I’m back with a non-fiction review of ‘A Moveable Feast’ by Ernest Hemingway. This is a rare one for me as I much prefer fiction. But this book is all about Hemingway’s experiences in Paris, and it seemed a fitting book to read and review this summer 🙂
‘A Moveable feast’ is Hemingway’s records of living in Paris after the war as a young man. Still happily married to Hadley and engaging in literary conversations with authors such as Ezra Pound and F. Scott Fitzgerald, this book evokes all the glamour and excitement of Paris, from the point of view of a poor author.
A lot of the descriptions of Hemingway’s travels centre around the Fitzgeralds, with Zelda and Scott’s relationship experiencing many complications as Hemingway gets to know them, reading The Great Gatsby and being there at the start of Scott’s “success.”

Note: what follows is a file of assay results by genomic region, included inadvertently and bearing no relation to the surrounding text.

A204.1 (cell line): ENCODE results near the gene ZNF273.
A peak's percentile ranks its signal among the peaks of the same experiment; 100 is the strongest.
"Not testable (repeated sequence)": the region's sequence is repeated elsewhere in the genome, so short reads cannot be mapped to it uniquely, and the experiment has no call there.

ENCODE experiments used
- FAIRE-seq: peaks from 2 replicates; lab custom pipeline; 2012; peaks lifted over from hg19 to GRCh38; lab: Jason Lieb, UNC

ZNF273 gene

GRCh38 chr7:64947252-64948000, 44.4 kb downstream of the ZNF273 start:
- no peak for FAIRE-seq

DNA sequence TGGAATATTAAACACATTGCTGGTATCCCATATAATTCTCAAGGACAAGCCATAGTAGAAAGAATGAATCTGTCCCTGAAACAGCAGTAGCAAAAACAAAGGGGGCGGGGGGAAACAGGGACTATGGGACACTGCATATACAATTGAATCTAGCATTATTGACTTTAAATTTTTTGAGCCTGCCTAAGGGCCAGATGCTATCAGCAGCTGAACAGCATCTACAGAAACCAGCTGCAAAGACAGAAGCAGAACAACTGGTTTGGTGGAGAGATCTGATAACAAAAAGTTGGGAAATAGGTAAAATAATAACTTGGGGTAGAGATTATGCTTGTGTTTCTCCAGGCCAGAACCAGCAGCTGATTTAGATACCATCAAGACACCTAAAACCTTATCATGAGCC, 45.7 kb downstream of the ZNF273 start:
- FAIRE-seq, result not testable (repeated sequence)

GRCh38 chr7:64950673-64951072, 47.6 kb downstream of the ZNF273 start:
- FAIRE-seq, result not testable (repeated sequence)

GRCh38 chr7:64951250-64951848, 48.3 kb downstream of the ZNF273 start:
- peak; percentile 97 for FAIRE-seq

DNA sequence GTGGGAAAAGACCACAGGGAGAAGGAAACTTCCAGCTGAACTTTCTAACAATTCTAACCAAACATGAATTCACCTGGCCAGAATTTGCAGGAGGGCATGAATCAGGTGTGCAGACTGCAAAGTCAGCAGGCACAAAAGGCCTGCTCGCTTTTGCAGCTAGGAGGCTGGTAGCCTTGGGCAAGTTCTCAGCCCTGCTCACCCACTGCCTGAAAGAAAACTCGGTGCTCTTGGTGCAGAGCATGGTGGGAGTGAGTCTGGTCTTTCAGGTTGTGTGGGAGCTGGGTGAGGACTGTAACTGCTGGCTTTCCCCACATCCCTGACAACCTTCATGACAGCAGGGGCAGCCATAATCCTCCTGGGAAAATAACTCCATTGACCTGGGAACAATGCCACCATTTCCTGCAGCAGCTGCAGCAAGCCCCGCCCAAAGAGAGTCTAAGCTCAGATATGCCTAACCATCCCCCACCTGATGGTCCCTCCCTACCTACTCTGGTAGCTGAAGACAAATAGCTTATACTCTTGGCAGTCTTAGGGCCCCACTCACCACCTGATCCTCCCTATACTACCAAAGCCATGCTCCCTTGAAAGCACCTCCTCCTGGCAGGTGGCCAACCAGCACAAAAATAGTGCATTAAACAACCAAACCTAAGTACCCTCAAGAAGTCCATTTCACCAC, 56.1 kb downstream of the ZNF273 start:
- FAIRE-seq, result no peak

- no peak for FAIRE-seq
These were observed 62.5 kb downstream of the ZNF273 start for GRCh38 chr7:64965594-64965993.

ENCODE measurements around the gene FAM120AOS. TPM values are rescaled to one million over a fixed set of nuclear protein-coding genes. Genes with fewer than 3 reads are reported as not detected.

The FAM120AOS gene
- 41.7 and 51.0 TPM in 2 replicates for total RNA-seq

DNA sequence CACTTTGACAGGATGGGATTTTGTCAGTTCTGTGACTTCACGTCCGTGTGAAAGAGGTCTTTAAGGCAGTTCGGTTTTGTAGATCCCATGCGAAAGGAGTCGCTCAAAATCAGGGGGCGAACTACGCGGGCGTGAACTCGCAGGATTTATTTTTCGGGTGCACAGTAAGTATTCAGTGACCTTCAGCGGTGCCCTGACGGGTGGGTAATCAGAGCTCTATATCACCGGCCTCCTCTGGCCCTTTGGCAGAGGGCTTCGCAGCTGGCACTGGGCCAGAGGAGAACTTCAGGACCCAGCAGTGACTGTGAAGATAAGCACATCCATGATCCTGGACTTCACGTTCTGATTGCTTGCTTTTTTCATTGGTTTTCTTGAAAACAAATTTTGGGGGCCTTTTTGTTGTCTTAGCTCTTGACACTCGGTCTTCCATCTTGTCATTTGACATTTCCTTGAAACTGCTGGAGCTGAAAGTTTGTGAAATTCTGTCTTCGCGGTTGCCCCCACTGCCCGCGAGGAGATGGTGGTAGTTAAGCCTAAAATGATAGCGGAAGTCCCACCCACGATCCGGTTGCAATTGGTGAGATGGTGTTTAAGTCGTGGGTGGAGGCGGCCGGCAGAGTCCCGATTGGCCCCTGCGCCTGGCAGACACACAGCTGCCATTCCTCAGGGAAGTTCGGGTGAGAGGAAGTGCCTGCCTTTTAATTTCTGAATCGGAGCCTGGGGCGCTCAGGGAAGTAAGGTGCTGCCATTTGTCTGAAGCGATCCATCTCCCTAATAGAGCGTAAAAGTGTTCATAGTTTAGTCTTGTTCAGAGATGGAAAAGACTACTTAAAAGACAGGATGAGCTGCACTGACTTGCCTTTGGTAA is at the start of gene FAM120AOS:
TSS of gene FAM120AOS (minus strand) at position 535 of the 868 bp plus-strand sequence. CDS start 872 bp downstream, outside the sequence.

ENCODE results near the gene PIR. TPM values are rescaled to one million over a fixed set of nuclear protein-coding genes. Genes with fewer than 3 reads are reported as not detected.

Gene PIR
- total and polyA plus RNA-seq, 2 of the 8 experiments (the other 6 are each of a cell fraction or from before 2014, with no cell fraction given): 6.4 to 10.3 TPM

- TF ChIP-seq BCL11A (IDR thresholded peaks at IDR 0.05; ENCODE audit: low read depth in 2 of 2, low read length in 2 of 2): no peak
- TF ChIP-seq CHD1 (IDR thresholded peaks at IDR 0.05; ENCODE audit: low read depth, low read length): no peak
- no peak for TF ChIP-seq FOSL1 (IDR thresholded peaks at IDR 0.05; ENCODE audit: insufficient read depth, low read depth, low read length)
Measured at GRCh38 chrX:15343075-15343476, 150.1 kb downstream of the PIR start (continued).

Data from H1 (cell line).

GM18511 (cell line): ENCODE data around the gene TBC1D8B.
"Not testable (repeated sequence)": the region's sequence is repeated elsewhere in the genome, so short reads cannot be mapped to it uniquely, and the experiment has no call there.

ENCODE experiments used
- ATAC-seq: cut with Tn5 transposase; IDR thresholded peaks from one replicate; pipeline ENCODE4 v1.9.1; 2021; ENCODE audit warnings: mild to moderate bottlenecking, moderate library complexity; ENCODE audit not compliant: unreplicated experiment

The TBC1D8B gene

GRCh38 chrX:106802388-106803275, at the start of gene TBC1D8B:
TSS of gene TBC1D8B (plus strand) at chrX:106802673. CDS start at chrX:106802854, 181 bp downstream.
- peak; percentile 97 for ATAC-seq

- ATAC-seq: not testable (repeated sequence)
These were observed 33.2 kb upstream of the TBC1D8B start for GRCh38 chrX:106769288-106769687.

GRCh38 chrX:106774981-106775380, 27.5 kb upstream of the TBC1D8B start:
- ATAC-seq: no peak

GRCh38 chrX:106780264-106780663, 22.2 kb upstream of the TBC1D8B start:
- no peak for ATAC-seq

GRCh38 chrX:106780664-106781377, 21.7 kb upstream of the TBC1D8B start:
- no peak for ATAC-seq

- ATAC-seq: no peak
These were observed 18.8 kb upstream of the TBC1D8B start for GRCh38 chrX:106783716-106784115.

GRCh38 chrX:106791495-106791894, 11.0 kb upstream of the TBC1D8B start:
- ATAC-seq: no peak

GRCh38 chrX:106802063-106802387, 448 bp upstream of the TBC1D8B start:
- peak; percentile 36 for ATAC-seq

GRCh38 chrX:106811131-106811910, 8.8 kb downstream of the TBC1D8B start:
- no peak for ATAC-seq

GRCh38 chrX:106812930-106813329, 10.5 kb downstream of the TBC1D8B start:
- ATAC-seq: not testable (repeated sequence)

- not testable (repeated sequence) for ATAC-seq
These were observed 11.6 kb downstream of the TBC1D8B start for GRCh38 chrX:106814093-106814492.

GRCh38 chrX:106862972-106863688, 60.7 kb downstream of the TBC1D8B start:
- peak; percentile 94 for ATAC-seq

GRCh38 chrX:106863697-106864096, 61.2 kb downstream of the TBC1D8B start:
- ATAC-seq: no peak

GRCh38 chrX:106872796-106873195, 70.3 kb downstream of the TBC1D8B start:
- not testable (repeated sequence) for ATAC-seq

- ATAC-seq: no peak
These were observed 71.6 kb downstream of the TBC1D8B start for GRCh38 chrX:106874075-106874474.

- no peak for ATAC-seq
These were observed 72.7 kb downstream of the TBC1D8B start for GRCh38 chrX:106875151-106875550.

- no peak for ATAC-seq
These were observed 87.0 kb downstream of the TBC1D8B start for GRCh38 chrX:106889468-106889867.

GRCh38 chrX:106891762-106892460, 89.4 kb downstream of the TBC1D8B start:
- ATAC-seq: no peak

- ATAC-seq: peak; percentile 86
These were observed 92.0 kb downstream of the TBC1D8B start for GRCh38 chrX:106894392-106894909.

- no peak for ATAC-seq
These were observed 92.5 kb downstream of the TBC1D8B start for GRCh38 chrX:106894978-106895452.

As well as recounting his conversations with literary types, Hemingway also talks a lot about his own writing process, particularly where and when he likes to write, and the cafés he frequented while doing so.
I really enjoyed this book because I thought it colourfully evoked Paris life in this glamorous and precarious time, and reading about authors I’ve read or studied from the opinion of a contemporary is always interesting.
I think that Hemingway’s style is pretentious and certainly the fiction I’ve tried of his is style over substance. Having said that, his descriptions of Paris were beautiful and his travels south made me excited for my travels soon.
Have you read ‘A Moveable Feast’ by Earnest Hemingway? Are you a fan of memoirs by famous authors? What’s your opinion of Hemingway’s writing style?
Let me know all your thoughts in the comments, I’d love to hear from you 🙂
Happy reading x
Picture credits here